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US’ Lebanon policy should not be guided by Israeli perspective

Lebanese army soldiers in the town of Ras Baalbek, Lebanon. (Reuters)
Lebanese army soldiers in the town of Ras Baalbek, Lebanon. (Reuters)
03 Dec 2019 03:12:30 GMT9
03 Dec 2019 03:12:30 GMT9

Israel, which has an important voice in Washington, is constantly trying to influence US policy toward Lebanon. The main problem is that Israel looks at its northern neighbor only in terms of Hezbollah. However, Lebanon is much more than that and this misguided view will lead to further instability, as it will erode US influence inside the country.

Unfortunately, Israel seeks to stop any aid to Lebanon as it is short-sighted by the view that the nation is a breeding ground for Hezbollah and that the Lebanese Armed Forces (LAF) provide cover for the armed group. However, US experts on Lebanon know this is not the case and that the LAF are actually the only counterbalance to Hezbollah. Any weakening of the army will play into the hands of the Shiite Hezbollah militia, Sunni militants, Iran and Russia.

The pro-Israel groups try to make any US aid to Lebanon conditional on a confrontation between the LAF and Hezbollah. However, experts on Lebanon like former US Ambassador Jeffrey Feltman know that such a precondition is a recipe for civil war. He clarified this point during his testimony to the House Subcommittee on the Middle East, North Africa, and International Terrorism last month.

Pro-Israel think tanks constantly promote the idea that the LAF are “colluding” with Hezbollah. Tony Badran, the Lebanon-born and raised scholar, and Jonathan Schanzer published an article in Mosaic, the pro-Israel outlet, saying that the LAF work “hand in hand” with Hezbollah. Building on this narrative, Israel has tried to block a $105 million State Department aid package to the LAF.

Since June, Israel’s allies in the US, including Christian evangelicals who are the core supporters of President Donald Trump, have lobbied Congress and the National Security Council to stop the aid to Lebanon. Sen. Ted Cruz introduced a bill over the summer requiring the army to disarm Hezbollah before the aid is released. When protests erupted in Lebanon in October and a few sporadic clashes occurred between protesters and members of the army, Cruz found it a good opportunity to renew his pitch.

However, the State Department and the Pentagon are well aware of the importance of the LAF. Less than two weeks after the White House announced that the military aid had been frozen, Assistant Secretary of State for Near East Affairs David Schenker told reporters in Jerusalem that an Israeli request to withhold aid to the LAF had been rejected. “We consider the funding to the LAF to be a good investment,” he said.

Schenker’s statement coincided with the vision of Feltman, who said in his testimony that, when dealing with Lebanon and its armed forces, the US should think long term. This view contradicts the Israeli perspective that pushes for the US to deal with the armed forces in a transactional and conditional manner. Tel Aviv also views the current difficult situation in Lebanon and the LAF’s need for external support as an opportunity to pressure the armed forces to confront Hezbollah.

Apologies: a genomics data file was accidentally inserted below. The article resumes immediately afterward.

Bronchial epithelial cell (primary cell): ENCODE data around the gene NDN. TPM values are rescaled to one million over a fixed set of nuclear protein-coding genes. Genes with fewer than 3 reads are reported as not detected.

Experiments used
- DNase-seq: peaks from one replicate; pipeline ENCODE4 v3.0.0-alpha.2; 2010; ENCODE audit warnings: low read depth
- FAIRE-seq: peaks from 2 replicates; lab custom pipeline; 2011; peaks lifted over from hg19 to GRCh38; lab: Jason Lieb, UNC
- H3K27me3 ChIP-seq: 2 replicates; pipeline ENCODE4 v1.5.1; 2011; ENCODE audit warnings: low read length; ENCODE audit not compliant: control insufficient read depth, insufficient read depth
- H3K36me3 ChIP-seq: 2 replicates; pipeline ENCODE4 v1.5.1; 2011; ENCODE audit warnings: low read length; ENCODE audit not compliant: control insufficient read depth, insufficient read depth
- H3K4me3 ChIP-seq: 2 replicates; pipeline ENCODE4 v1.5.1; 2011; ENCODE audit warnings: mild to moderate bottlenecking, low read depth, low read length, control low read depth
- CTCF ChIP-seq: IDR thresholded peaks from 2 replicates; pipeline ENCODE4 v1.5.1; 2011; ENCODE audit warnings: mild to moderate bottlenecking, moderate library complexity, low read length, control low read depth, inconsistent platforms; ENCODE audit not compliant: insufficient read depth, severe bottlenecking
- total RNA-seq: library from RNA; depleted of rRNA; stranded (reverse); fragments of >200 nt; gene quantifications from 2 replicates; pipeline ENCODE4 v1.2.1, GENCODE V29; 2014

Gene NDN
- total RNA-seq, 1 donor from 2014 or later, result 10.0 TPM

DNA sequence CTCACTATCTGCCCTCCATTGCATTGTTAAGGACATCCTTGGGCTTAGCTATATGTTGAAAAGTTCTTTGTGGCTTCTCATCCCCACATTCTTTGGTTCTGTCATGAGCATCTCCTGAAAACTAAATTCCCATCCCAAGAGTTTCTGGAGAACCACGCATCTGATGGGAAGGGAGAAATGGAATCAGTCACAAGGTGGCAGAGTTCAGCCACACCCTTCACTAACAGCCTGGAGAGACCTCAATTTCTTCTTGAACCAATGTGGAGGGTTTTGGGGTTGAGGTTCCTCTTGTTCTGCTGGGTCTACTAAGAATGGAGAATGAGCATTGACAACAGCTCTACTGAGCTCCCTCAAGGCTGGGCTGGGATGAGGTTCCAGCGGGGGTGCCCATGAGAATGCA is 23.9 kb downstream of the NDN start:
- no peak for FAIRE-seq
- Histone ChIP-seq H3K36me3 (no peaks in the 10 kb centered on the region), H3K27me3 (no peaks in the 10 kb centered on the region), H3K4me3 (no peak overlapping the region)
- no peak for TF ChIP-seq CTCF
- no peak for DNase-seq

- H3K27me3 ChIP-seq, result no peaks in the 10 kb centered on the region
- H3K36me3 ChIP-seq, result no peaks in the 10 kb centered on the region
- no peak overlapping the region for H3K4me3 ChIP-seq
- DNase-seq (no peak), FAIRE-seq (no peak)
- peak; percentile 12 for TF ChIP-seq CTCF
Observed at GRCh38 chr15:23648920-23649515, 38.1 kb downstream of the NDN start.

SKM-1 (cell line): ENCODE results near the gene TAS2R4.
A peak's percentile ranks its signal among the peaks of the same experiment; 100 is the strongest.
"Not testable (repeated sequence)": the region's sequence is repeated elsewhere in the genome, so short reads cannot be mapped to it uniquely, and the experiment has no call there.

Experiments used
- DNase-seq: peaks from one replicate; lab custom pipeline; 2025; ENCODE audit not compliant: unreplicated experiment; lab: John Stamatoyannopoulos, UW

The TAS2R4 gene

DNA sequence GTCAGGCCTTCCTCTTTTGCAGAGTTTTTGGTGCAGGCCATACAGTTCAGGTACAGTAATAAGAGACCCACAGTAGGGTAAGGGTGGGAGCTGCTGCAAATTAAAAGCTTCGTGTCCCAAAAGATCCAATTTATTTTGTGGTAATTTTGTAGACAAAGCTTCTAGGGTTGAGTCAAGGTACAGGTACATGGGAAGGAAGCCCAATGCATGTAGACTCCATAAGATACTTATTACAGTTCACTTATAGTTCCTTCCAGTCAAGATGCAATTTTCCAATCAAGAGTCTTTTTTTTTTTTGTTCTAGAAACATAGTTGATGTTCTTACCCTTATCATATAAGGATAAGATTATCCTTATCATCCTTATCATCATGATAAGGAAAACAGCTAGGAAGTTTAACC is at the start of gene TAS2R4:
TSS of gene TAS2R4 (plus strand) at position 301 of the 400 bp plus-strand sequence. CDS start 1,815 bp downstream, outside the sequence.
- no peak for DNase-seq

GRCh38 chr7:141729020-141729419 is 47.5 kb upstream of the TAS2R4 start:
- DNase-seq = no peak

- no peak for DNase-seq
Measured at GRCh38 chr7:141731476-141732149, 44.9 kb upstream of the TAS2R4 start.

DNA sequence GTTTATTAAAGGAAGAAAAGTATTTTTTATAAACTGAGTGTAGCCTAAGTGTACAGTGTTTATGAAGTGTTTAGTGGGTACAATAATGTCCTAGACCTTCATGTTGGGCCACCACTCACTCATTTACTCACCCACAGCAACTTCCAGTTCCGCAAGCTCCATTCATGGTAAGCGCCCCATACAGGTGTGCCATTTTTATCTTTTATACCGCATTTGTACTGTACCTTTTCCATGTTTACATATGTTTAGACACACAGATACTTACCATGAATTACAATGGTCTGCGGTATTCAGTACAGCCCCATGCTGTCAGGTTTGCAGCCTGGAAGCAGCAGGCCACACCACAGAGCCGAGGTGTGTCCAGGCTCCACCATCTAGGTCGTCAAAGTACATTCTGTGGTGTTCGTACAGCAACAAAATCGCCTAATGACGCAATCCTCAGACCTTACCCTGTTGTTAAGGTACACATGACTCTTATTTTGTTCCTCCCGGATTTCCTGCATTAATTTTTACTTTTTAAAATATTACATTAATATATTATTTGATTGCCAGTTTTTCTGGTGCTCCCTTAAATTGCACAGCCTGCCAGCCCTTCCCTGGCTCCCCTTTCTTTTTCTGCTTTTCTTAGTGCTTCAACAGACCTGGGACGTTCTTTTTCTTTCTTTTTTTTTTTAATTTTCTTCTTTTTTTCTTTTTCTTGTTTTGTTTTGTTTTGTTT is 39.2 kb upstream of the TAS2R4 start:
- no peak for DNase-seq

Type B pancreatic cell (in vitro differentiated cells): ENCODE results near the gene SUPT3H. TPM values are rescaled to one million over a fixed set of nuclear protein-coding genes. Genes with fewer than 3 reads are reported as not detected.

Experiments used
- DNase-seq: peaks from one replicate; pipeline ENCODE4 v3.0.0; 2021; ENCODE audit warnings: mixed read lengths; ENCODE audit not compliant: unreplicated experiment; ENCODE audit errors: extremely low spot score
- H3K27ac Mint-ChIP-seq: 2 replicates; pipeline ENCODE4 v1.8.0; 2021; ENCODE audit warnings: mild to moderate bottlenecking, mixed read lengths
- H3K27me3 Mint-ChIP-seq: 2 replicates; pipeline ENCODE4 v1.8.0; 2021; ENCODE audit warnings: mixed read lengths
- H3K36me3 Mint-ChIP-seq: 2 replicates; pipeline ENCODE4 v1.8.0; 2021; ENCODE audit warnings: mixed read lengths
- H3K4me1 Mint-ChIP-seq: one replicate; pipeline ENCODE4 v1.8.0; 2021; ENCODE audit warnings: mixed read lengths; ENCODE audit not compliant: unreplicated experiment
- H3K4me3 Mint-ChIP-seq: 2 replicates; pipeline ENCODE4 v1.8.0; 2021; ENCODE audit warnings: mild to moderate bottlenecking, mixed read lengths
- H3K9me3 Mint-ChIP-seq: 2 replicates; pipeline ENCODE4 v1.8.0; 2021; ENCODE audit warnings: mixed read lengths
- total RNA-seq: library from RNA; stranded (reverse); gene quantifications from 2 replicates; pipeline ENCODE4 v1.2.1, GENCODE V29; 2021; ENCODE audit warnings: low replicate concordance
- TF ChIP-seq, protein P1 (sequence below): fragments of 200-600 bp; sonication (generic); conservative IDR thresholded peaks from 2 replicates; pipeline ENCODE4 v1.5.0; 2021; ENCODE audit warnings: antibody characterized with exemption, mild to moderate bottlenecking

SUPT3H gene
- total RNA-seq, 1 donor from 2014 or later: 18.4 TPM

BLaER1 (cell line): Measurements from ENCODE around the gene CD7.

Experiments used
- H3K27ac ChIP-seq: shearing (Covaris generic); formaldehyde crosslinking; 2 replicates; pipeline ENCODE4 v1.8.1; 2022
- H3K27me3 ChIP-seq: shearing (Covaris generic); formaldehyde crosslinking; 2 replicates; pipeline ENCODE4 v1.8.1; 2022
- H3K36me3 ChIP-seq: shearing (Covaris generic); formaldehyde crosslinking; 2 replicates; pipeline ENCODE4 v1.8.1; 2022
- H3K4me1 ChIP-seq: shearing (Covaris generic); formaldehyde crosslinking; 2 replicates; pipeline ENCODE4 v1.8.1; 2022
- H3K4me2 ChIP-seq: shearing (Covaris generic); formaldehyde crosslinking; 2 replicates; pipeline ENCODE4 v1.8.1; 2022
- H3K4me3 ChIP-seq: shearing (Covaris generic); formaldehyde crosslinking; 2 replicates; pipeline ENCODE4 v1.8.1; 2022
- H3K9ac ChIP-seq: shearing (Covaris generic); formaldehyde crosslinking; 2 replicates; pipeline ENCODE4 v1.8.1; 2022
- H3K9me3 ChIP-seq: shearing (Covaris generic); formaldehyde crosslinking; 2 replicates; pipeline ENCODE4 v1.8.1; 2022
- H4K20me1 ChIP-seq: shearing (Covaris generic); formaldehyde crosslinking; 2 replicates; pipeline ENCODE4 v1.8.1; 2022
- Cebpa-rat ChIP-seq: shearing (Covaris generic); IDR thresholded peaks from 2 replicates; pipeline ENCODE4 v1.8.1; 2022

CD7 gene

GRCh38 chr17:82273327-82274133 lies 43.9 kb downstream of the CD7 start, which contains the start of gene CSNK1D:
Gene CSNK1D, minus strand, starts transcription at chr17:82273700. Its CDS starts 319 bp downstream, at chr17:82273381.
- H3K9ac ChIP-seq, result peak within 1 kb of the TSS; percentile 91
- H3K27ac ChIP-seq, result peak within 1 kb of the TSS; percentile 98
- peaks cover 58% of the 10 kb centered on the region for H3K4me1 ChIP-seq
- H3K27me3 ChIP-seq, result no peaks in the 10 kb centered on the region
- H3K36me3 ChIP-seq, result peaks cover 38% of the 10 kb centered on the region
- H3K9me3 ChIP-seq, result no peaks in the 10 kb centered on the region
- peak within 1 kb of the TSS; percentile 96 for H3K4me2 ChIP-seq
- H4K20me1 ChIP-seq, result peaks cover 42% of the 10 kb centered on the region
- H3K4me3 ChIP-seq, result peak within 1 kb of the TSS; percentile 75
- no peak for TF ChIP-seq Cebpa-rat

At the same hearing as Feltman, Hanin Ghaddar, Friedmann Visiting Fellow at the pro-Israel Washington Institute for Near East Policy, said in her recommendation that the LAF had “vacated” Shiite towns and areas. She added that the LAF should be present in those areas to allow the Shiite protesters to speak up against Hezbollah.

However, the situation is very delicate and, in this moment of high tension, such a confrontation would be a recipe for disaster. She also accused the military intelligence of human rights violations and recommended that they be deprived of the overall aid. Nevertheless, such a policy would not allow the armed forces to operate smoothly as one organization and could create a fracture that would ultimately benefit Hezbollah.

The US State Department, Congress and the Pentagon all have seasoned experts in regional politics who realize that the LAF are the only hope for Lebanon. The army has been protecting protesters. In more than 40 days of demonstrations, only one protester has been killed, whereas in countries like Iraq and Iran hundreds of peaceful protesters have been targeted and killed by the army and security forces.

Those numbers show that the Lebanese army has been respecting citizens’ right to protest peacefully. It has also been protecting them from belligerent factions who are trying to break the demonstrations by force.

However, the US policy depends on Trump’s whims. As Secretary of State Mike Pompeo congratulated Lebanon on the occasion of its independence day on Nov. 22, he did not offer any clarification on the release of the aid. This transactional manner of conducting foreign policy, heavily influenced by the narrow perspective of the domestic pro-Israel interest groups, will not allow the US to build any significant alliance with Lebanon.

It will also prevent Washington from building capital with Lebanon’s most important institution, and the only institution that enjoys popular legitimacy — its armed forces.

Dr. Dania Koleilat Khatib is a specialist in US-Arab relations with a focus on lobbying. She holds a Ph.D. in politics from the University of Exeter and is an affiliated scholar with the Issam Fares Institute for Public Policy and International Affairs at the American University of Beirut.

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